D is for Development programmes
Firms need to be explicit about what is expected of its fee-earners and this needs to be articulated in best practice guides and training programmes – and tailored to the different levels of experience and seniority amongst fee-earners and with special support for those with specific relationship responsibilities. Sometimes there was confusion about how selling and account management training fitted into programmes that taught client care, service delivery and relationship management skills. The use of service storybooks, relationship legends, reverse client seminars and structured, focused workshops were explored. The need for marketing/business development to work closely with human resource and training teams was stressed.
E is for Establishing systems
To truly embed relationship management into a firm’s culture requires systems to be established that measure both the effort invested and the results. Capturing, managing and sharing the information to support such systems can be a challenge as can the processes to prompt, remind and chase further action. Without established systems, there is a danger that relationship management becomes “this month’s initiative” and quickly loses momentum.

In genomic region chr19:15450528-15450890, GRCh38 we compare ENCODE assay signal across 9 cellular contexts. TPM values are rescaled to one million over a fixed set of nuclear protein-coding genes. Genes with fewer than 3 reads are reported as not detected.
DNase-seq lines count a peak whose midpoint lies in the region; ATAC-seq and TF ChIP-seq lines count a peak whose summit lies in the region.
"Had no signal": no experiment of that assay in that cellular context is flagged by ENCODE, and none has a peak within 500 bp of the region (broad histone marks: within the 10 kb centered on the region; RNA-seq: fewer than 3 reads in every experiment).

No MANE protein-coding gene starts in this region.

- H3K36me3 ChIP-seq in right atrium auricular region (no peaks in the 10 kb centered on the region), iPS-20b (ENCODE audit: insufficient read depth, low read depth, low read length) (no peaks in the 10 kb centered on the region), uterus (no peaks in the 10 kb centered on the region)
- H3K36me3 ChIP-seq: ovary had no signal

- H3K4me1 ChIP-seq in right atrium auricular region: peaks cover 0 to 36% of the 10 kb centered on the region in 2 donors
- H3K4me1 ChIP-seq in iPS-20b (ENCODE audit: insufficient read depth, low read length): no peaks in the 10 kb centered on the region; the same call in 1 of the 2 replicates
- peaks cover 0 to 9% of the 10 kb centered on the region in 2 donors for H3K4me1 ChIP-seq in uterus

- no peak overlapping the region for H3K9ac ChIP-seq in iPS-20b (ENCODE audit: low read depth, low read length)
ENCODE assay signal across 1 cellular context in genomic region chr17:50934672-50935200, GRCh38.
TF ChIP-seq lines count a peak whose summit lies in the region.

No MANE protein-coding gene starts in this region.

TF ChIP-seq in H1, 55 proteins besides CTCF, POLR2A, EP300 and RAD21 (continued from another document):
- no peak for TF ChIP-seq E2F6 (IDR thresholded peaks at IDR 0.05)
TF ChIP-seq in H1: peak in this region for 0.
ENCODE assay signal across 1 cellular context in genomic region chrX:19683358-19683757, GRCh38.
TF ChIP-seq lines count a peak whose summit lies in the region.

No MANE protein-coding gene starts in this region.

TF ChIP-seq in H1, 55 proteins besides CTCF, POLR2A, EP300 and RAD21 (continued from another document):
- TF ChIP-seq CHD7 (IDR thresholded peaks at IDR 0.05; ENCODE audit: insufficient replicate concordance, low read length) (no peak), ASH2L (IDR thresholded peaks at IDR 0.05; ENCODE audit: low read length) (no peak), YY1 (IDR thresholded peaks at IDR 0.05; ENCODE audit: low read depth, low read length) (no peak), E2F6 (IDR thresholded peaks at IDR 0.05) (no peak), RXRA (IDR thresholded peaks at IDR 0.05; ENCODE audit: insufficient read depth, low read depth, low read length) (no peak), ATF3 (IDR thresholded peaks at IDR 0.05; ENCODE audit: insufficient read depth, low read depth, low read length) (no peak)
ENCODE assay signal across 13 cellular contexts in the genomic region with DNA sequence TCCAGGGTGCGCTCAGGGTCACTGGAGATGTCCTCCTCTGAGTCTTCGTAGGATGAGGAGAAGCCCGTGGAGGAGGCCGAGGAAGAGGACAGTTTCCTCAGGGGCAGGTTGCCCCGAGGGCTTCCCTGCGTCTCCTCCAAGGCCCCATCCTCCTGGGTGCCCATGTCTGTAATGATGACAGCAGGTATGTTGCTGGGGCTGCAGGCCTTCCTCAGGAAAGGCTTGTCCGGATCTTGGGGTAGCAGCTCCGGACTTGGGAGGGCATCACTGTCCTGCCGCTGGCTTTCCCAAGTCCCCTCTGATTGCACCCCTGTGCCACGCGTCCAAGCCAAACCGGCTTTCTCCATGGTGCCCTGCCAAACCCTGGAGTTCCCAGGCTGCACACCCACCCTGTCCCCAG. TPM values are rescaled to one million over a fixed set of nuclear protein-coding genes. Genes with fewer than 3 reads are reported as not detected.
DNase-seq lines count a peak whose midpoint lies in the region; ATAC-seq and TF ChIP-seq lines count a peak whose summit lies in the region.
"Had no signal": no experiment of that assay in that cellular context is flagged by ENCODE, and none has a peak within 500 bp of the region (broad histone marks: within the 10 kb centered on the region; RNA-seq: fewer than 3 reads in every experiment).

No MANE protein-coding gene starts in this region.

Monthly reports that show progress against relationship goals should be as important as the monthly financial pack. Some firms have used the balanced scorecard approach to ensure that client measures are considered with the same importance as financial, process and people measures. The fact that larger firms, particularly the accountants, employ highly paid account and relationship management staff to work alongside fee-earners shows how far some will go to embed the right relationship behaviours.